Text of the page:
Carew Castle: Jewel of Pembrokeshire, West Wales
Carew Castle is undoubtedly one of the most picturesque castles in the UK.
This spell-binding ruin is tucked away in rugged, rural Pembrokeshire, West Wales. Pembrokeshire itself is a stunning national park: filled with craggy shorelines and fluffy puffins.
Carew Castle, however, is the jewel in the crown of this incredible region.
The castle boasts going on 2,000 years of history. It was founded as a Medieval fortress and developed, during Tudor times, into a grand palace.
I visited the castle in August 2014 and I’d encourage you to discover it for yourself. It’s breathtaking.
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An Overview of Carew Castle and the Reflective Millpond
Carew - which is pronounced care-ooo, if you were wondering - was founded alongside a river of the same name.
This river was dammed during the 1500s, leading to the picturesque millpond which lies adjacent to the castle today.The dark grey stone reflects beautifully against the still, shimmering millpond. Carew really is one of the most picturesque Welsh castles.
It’s possible to walk around this millpond (something which I’d strongly recommend!), and you’ll obtain a new, breathtaking view of the castle from each angle.
The Northern side of the castle, which faces the millpond, was a luxurious new wing built in Tudor times. These extravagant rooms boasted vast windows, and enjoyed tremendous vistas across the waters of the lake.
The side of the castle which faces away from the millpond (towards the road, by which you approach) is the oldest section, dating to the Medieval period.The Medieval entrance and gatehouse to the castle. Note the banners with the raven motif...
This part of the castle has a very different character. It’s built for defence, with small, austere windows, and an impressive gatehouse.
In late Medieval times, this fortified section was strengthened further with the addition of the two mighty North West and South West drum towers - two tall sentinels which would have helped protect the castle in times of attack.
Let’s delve a little deeper into the Medieval history of these parts of Carew Castle.Flags flutter in front of Carew Castle.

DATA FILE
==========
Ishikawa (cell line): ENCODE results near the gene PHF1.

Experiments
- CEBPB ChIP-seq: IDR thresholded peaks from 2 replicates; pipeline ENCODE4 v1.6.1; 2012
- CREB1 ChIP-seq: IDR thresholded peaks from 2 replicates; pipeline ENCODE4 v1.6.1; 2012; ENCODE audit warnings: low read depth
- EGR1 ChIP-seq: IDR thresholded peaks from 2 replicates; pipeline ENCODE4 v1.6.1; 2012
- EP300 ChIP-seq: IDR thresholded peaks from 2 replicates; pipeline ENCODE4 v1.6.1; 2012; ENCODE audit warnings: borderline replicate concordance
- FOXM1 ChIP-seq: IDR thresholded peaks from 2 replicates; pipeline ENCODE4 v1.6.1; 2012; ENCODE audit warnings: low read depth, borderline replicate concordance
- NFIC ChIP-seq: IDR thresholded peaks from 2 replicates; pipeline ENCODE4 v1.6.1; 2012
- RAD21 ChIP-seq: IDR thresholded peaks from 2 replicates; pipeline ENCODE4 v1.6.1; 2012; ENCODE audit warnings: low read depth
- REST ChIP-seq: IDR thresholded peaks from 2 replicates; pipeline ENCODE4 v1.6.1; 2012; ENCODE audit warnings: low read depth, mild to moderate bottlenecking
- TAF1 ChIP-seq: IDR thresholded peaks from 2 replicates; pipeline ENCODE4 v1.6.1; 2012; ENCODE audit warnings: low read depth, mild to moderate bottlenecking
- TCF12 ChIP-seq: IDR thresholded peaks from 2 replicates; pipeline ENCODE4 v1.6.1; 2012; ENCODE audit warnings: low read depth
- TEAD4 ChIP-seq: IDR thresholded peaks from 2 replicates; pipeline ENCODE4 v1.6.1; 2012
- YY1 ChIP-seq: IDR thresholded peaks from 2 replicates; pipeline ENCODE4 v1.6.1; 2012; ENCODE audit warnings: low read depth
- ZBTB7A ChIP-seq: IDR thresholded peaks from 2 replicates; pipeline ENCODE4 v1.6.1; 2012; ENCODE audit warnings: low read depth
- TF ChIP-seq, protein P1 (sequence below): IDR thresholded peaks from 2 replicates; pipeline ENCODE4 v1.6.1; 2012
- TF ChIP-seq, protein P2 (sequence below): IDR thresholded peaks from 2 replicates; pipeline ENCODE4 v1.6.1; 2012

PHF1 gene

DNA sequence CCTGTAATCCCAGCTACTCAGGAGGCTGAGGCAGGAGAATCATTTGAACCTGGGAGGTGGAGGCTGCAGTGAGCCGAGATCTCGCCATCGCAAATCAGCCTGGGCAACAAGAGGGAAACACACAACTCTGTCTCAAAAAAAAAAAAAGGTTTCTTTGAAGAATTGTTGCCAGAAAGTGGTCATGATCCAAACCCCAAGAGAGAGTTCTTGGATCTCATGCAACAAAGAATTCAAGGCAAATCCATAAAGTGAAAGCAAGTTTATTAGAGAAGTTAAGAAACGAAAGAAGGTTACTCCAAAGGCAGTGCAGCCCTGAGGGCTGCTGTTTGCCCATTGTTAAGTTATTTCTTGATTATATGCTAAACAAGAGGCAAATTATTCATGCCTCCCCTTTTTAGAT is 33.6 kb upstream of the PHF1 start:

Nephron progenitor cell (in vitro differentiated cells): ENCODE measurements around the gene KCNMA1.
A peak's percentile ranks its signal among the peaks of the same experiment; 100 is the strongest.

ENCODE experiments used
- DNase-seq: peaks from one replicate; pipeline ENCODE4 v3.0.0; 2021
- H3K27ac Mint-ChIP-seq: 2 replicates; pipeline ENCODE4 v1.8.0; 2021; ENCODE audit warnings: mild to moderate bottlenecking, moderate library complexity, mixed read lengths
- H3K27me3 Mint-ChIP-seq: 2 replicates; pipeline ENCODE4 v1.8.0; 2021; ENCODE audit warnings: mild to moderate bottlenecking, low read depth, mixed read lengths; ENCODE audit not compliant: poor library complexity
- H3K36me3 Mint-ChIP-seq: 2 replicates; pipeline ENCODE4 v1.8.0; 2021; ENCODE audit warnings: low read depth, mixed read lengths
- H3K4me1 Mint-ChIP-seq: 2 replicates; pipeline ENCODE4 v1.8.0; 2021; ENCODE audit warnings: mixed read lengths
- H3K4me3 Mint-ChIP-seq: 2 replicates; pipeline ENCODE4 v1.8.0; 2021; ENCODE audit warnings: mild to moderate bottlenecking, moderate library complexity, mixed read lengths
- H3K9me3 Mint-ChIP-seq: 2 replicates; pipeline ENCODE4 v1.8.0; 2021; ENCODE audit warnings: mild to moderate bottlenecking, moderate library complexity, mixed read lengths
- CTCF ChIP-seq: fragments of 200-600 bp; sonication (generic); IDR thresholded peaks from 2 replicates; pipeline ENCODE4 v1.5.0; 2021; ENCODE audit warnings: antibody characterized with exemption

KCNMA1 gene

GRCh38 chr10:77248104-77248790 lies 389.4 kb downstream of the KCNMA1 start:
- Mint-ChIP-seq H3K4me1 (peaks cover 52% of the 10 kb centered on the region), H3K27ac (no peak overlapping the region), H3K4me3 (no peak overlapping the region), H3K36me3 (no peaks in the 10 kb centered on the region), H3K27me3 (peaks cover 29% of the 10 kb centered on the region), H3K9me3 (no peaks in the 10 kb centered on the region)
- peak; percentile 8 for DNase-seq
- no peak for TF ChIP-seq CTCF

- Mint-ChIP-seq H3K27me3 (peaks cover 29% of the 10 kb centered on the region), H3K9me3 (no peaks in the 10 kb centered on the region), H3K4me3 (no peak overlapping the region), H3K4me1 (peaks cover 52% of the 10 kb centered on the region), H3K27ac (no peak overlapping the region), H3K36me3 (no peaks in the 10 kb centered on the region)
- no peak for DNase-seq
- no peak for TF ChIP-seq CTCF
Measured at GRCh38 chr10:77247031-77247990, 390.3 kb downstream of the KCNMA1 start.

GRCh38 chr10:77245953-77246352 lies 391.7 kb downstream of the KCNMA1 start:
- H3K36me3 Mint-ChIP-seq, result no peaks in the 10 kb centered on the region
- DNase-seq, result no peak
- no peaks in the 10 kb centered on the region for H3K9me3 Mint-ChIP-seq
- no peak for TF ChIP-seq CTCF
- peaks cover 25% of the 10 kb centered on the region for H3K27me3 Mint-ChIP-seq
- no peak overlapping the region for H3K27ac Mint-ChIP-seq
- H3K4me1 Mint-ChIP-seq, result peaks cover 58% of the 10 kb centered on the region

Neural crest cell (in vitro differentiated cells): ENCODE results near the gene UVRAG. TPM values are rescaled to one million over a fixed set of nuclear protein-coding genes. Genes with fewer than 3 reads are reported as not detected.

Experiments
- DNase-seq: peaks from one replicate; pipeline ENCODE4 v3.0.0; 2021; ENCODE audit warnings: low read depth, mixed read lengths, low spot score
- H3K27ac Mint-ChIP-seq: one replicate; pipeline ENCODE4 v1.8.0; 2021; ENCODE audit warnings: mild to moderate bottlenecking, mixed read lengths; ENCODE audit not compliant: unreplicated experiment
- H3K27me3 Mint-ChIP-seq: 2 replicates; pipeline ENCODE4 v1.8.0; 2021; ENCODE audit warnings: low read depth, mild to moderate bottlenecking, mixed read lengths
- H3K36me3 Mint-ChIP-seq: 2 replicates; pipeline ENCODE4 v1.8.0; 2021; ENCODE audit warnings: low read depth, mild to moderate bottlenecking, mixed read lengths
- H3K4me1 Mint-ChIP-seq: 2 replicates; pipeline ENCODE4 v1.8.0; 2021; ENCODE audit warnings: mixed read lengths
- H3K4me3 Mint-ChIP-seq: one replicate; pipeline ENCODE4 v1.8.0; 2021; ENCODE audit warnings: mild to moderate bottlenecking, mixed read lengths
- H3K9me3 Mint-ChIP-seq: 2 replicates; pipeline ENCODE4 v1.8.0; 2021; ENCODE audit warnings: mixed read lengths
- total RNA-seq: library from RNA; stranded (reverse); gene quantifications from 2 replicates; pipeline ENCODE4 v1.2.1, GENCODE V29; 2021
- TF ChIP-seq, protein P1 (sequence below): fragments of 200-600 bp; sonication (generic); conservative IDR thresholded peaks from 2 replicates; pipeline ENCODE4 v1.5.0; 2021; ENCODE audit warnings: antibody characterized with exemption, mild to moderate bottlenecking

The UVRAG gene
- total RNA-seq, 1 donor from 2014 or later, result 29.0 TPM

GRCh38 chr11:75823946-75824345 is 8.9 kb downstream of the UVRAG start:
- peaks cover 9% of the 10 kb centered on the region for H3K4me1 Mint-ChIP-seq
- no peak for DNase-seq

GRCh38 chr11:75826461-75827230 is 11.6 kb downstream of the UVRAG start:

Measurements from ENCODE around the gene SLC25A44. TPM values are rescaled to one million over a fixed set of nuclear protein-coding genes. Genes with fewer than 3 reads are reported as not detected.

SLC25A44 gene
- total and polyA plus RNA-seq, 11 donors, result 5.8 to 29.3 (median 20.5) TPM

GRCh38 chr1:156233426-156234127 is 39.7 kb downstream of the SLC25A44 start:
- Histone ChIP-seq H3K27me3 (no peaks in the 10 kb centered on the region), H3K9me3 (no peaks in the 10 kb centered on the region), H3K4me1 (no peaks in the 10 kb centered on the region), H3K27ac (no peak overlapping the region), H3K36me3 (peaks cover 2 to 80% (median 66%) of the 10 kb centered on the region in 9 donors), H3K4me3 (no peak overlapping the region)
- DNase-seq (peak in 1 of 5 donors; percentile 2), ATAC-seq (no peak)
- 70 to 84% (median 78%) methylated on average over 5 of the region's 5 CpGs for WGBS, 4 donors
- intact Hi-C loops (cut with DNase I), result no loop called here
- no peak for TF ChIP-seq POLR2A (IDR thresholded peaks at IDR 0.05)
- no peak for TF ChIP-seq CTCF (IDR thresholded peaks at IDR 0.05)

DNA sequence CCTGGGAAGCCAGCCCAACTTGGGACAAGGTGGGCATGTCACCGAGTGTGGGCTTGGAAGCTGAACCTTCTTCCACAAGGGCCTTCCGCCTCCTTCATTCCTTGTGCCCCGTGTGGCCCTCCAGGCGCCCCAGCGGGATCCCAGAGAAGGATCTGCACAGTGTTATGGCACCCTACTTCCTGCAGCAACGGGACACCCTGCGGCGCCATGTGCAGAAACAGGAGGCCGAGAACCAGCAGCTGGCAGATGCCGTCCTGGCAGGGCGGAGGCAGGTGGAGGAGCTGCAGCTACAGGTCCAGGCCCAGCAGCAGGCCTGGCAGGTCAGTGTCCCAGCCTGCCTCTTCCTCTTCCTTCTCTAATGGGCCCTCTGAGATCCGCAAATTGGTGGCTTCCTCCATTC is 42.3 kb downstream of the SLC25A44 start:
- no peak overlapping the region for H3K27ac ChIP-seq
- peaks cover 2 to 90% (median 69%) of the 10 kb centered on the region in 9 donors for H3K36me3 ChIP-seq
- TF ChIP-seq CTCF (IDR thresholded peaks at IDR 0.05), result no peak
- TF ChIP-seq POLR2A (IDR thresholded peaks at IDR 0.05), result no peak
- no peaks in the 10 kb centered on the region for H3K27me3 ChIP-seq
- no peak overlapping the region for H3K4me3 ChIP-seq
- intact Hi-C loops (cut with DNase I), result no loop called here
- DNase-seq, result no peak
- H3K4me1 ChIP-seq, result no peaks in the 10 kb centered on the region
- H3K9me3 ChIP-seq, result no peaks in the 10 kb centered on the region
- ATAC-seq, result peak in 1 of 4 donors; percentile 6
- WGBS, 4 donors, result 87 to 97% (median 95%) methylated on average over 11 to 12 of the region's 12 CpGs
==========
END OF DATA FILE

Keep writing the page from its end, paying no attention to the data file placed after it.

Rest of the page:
Exploring the Medieval Sections of Carew Castle
The very oldest section of Carew Castle is - appropriately enough - the Old Tower. This is a stocky, thick stone tower, which would have been surrounded by wooden fortifications. It was probably finished in about 1100.The Medieval sections of Carew date to around 1100.
Nowadays, it’s tricky to make out the exact form of the Old Tower, because it was incorporated into a series of state-of-the-art new Medieval defences, completed in around 1300.
These structures were commissioned by an Englishman - Sir Nicholas de Carew. In the late 1200s, King Edward I of England had conquered Wales - and the Welsh people.
To cement his control of Wales, Edward built a string of formidable castles in the North of the country. Sir Nick was one of the most loyal men in his army, so King Edward allowed him to build a mighty fortress in South Wales - to help keep the rowdy Welsh in check.These two mighty drum towers exemplify the Medieval strength of the fortress.
Sir Nick was ambitious, and the two formidable Drum Towers on the Western side exemplify his ambition - and the new strength of the castle.
But Sir Nick also sought to make the castle a more luxurious place to live. Behind the Drum Towers lies a 80ft long Great Hall - a perfect spot for entertaining noble guests.The ruinous Great Hall - once a truly noble and luxurious room, although it's the present home to a lot of rare bats....
Transforming Carew Castle into a Luxurious Tudor Palace
As England and Wales entered the genteel age of the Tudors, there was less practical need to reside in grand fortifications. Instead, these buildings could be adapted and converted into grand palaces - places to host other nobles, and to reflect one’s importance in society.
In the 1480s, Rhys ap Thomas was the owner of the castle, and added some modern and luxurious touches to its fabric.Notice the elegant, light stone window in the centre of the photo. This was added to the existing grey stone towers during the Tudor period.
These included adding delicate Tudor windows into some of the most austere Medieval towers - a kind of eccentric plan, although you have to admire the ambition.
Sir Rhys also organised a grand jousting tournament at the castle (already a bit of an anachronism, seeing as Medieval times were over).
His emblem was the raven, and you can spot flags bearing the image of the raven as you explore the fortress today.